The Market Solutions for Social Change Strategic Thematic Fund Opportunities for the Majority Initiative
Inter-American Development Bank 1
A Base of Millions, a Potential Without Limit economy. Their objective is to stimulate economic growth and raise the incomes of some 360 million people in Latin America and the Caribbean who have been overlooked and underserved by the world for far too long.
The majority of Latin America’s population remains outside of the formal economy, living on very low incomes and lacking affordable access to basic goods and services such as transport, financial services, housing, healthcare, and connectivity.
Since 2007, the Inter-American Development Bank’s Opportunities for the Majority Initiative (OMJ) has been investing in BOP business models in the Latin American and Caribbean region. By measuring the social outcomes of these investments, OMJ is making it clear that the private sector has a unique and powerful role to play in development. Through its work with a range of companies and sectors, OMJ has used technical assistance grants to support projects in both their pre-commercial stages and their implementation; and to learn from them once they start producing results. In the process, it has found that having access to grant resources has been an invaluable tool for enhancing impact and collecting and disseminating knowledge about BOP business models. In order to increase its capacity to make such grants, OMJ established the Market Solutions for Social Change Strategic Thematic Fund in 2009. In less than two years, the Fund has played a vital role in supporting four innovative projects that have the potential not only to reach millions of low-income people living in the region, but also to stimulate the development of countless more projects.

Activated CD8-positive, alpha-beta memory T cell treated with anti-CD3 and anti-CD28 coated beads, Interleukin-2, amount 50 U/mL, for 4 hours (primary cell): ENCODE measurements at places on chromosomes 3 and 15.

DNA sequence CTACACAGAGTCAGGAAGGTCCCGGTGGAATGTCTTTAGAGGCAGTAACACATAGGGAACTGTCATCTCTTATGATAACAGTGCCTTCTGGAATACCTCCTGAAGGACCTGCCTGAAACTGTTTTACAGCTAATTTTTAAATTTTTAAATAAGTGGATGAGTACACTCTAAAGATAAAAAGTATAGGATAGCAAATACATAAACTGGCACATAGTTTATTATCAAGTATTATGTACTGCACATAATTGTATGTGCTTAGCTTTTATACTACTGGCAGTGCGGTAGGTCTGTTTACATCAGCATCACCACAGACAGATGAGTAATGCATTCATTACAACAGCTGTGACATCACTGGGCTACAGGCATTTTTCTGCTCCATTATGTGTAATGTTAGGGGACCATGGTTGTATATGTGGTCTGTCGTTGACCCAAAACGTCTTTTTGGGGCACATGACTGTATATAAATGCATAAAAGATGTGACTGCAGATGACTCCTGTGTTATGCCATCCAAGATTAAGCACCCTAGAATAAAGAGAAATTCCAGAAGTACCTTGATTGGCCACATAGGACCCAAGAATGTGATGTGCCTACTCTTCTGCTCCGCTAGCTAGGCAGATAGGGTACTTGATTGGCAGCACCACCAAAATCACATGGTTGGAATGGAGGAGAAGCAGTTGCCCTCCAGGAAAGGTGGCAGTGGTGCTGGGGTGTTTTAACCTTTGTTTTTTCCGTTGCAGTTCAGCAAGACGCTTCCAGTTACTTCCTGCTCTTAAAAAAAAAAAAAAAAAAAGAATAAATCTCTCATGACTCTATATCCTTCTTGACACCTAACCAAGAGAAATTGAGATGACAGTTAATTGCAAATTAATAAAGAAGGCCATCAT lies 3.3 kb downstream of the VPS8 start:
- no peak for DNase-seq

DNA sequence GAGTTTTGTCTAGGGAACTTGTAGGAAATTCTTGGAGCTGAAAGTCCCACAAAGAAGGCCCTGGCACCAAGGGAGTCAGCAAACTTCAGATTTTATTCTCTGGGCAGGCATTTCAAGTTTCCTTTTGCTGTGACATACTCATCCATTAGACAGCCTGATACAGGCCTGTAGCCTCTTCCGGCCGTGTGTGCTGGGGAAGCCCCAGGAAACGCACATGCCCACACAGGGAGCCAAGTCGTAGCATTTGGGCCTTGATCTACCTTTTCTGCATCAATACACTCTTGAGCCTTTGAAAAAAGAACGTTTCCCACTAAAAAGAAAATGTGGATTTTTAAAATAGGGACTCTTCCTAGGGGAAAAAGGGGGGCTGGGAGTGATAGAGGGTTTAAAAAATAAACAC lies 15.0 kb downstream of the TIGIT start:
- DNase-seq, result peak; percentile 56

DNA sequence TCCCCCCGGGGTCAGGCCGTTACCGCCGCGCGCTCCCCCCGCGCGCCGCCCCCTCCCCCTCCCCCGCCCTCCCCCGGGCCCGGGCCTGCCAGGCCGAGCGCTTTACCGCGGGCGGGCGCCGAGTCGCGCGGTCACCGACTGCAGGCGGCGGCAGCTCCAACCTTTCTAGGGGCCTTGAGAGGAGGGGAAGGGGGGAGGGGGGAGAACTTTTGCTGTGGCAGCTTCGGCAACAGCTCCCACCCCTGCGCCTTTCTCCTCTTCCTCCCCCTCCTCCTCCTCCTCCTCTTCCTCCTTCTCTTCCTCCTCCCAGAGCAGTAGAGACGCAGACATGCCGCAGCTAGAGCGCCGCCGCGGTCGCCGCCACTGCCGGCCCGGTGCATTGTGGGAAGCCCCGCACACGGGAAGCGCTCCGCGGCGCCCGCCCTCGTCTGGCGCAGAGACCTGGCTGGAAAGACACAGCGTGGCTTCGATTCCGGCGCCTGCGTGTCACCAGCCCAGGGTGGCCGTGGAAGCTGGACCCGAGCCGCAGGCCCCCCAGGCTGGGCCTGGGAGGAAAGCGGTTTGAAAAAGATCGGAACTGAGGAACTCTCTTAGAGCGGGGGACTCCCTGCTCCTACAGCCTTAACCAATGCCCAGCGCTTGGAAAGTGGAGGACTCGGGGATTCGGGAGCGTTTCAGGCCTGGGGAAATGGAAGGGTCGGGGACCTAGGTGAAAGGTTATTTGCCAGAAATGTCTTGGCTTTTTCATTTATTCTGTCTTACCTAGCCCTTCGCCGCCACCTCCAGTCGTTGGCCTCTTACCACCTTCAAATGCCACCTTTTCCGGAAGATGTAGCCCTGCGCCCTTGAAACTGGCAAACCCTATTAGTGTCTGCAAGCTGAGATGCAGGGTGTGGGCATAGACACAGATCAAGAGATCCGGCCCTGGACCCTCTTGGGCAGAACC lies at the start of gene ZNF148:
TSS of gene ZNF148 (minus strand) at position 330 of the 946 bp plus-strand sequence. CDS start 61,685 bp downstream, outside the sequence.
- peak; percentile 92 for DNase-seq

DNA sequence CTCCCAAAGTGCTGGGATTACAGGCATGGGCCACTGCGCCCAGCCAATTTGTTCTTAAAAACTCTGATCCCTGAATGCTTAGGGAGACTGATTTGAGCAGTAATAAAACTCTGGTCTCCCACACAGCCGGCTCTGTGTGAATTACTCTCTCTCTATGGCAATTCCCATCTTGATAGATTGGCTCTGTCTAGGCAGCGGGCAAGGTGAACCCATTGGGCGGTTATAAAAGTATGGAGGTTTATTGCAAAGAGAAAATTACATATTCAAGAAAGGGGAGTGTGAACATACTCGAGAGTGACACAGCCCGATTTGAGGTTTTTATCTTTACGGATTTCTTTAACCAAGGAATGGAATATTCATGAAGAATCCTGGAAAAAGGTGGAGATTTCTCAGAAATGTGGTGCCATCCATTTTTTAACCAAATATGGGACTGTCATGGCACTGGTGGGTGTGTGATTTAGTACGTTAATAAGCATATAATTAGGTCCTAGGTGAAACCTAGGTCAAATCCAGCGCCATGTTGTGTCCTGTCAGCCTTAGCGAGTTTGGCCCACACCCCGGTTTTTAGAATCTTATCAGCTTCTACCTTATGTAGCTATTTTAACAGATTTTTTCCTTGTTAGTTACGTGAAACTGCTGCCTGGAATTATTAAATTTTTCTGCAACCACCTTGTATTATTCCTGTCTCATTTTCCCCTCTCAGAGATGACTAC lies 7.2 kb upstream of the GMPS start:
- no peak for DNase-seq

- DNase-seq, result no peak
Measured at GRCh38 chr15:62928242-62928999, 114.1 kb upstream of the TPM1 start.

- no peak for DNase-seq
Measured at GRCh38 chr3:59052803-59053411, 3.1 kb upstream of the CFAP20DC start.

For too long, people living at the base of the socioeconomic pyramid have been unable to improve their welfare and economic status by gaining entry to the formal economy. Traditional development approaches have repeatedly fallen short in trying to address these root problems and in providing solutions on the scale needed to make a lasting impact on poverty. These challenges also present an attractive opportunity for the private sector to enter hitherto untapped markets, develop new products and business models, create jobs, and engage low-income communities in their value chains—as stakeholders, suppliers, clients, and entrepreneurs—driving the creation of opportunities for social inclusion and sustainable economic growth. In recent years, low-income populations, international development institutions and the private sector have begun working together through what are known as base of the pyramid (BOP) business models. These are marketbased solutions that develop and deliver quality products and services, create employment, and enable low-income producers and consumers to participate in the formal